Saturday, June 8, 2013

50 Lessons Learned During My First Year as a Teacher

  1. Dry erase markers do not last long in the hands of teenagers.
  2. Always make your copies long before you will need them.  If you wait until the morning you need them, the copy machine will be in use, out of ink, or tell you that it has an F2-37 error, and you will have to wait until the office calls the copy repairman.(While there are many perks of working in a small school, having only one copy machine is not one of them.)
  3. The Internet will be down on the exact days that you plan on using it in your lesson.  The likelihood of the Internet being down increases when your principal is formally observing your lesson. 
  4. Cutting with scissors is hard for students.  And, it takes them way longer than you will intend.
  5. There is nothing more interesting to teenagers than your relationship status.
  6. Grants are great.
  7. The fact that you are a vegetarian will spark more questions than you could ever imagine.
  8. The youtube videos that make your students groan and complain in class will be shown to their friends outside of class.
  9. If you plan on showing your students a math rap, make sure you like how it sounds.  You will hear it for weeks.
  10. Make notes next to grades in the gradebook.  It's a lifesaver.  And, one parent will actually read them.
  11. Some students will need to keep their INBs in your classroom.  Let them.  It will save you both a ton of hassle.
  12. When the electric pencil sharpener no longer works, that is a sign that it's time to empty it.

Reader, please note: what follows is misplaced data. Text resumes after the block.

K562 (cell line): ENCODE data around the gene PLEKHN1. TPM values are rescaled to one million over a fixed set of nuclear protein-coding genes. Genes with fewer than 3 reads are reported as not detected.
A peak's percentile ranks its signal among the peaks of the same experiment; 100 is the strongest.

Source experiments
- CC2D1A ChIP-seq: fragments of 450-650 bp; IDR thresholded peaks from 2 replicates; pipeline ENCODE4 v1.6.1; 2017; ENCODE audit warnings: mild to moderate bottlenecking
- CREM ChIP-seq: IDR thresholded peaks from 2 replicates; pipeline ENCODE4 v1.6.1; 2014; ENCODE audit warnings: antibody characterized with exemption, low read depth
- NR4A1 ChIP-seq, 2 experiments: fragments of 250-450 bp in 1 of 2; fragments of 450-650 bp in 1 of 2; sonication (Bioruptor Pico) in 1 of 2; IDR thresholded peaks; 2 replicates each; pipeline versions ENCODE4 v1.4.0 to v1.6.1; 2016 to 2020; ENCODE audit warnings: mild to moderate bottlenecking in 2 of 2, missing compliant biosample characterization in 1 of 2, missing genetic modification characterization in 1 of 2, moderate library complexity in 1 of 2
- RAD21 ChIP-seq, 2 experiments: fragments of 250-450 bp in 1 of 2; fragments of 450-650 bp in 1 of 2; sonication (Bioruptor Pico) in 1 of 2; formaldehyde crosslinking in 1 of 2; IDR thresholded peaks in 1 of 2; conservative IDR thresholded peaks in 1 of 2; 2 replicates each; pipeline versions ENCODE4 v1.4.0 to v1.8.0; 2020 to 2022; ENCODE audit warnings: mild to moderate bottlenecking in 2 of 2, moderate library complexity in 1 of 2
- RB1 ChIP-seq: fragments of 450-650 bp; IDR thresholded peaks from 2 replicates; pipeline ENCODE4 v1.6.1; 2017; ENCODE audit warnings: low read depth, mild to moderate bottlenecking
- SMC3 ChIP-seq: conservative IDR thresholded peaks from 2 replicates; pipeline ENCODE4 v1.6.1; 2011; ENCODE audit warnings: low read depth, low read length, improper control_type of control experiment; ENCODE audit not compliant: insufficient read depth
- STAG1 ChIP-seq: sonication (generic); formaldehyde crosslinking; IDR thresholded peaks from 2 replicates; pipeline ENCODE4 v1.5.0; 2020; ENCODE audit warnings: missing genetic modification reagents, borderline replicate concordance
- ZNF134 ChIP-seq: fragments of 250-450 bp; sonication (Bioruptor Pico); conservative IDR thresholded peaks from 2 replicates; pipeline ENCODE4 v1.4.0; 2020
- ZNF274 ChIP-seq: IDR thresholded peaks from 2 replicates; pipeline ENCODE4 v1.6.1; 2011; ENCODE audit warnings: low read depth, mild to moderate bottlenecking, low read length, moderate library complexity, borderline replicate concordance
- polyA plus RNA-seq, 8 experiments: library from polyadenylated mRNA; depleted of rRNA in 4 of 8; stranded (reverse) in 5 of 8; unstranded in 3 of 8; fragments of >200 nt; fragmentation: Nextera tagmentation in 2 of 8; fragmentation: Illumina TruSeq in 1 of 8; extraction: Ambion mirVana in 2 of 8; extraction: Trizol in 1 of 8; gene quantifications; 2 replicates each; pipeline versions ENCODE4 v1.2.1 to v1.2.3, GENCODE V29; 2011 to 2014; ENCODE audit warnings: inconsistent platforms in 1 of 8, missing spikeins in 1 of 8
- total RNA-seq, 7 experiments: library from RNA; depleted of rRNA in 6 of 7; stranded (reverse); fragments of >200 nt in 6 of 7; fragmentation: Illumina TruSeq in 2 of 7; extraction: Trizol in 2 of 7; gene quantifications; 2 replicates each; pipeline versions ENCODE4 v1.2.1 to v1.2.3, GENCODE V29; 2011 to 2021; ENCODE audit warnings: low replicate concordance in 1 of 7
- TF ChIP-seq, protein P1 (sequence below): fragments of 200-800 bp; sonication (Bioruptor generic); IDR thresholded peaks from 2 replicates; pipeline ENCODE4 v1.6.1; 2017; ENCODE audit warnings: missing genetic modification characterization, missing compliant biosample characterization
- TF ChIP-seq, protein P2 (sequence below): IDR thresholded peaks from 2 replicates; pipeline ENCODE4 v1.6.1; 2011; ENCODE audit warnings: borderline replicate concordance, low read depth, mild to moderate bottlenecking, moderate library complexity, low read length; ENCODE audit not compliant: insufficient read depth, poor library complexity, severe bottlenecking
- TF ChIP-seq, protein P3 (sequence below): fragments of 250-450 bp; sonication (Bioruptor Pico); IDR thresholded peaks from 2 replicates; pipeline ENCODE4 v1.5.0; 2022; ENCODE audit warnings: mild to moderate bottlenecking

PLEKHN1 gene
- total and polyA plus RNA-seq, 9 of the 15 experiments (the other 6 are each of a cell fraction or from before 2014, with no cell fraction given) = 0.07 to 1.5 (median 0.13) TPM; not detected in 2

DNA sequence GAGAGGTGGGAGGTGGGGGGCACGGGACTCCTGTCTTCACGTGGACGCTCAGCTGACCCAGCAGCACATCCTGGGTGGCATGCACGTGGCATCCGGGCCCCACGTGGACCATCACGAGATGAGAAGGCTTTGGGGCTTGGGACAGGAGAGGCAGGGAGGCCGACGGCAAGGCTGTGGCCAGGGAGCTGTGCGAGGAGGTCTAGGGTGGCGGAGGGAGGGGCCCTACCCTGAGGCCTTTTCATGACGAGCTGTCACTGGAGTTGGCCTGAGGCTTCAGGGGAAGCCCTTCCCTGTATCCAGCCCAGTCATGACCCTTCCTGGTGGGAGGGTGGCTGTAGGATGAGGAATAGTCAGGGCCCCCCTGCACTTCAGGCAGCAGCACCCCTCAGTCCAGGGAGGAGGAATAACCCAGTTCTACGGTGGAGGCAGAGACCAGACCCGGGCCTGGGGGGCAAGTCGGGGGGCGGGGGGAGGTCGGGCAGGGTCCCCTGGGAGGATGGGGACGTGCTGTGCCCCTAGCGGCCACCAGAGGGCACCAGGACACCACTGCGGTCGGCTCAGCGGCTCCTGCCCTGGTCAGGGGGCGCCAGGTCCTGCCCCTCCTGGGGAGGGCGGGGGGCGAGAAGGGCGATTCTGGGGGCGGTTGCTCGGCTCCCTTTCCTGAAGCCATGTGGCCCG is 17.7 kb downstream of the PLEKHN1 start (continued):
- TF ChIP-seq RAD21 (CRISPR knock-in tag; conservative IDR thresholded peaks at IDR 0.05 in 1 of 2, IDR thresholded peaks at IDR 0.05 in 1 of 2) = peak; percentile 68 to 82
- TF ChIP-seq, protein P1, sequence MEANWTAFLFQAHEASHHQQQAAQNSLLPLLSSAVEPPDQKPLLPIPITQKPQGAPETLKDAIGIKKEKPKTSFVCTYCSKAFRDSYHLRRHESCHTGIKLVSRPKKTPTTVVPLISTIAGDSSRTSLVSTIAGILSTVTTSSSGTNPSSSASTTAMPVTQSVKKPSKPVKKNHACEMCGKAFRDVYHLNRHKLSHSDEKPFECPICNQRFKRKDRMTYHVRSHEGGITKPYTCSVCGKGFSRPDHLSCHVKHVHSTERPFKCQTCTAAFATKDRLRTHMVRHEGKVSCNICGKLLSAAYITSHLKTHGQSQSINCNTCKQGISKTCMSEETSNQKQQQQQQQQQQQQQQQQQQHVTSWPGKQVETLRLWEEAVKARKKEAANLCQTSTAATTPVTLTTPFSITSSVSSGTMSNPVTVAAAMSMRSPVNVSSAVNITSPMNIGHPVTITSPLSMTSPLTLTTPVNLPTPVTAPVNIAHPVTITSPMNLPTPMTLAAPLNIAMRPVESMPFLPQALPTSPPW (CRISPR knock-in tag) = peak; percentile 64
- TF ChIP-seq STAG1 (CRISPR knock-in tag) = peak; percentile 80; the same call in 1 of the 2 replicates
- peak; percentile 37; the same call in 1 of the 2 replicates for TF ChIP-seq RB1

13. If the handle to your manual pencil sharpener goes missing, look inside the pencil sharpener. 
  14. Colored paper makes everything more fun.
  15. Work out ALL of the problems on any worksheet you download from the Internet.  No matter how good it looks, there will always be that one problem that ends up giving your students more grief than necessary.
  16. Long days are inevitable.  A filing cabinet drawer full of snacks makes it better.
  17. Hand Sanitizer is your best friend.  Cold and flu season makes you aware of every door knob you touch. 
  18. Keep your pens and pencils separate from the ones you let your students borrow. They will not bring them back.
  19. Extra-curricular activities are a ton of work.  But, they allow you to meet a ton of great students you wouldn't normally get to work with.
  20. Some days, it's in your best interest to just leave your to-do list at work. 
  21. Chocolate. Ice Cream. TV Shows Involving Murder and Mysteries.  Find the things that help you recover from a bad day.
  22. Some of the best lessons come from trying a last-minute idea.  Some of these ideas lead to the worst lessons ever, too.  That's okay.  Nothing ventured.  Nothing gained.
  23. Meetings will take you out of your classroom more than you like.  Always have an emergency lesson plan ready just in case.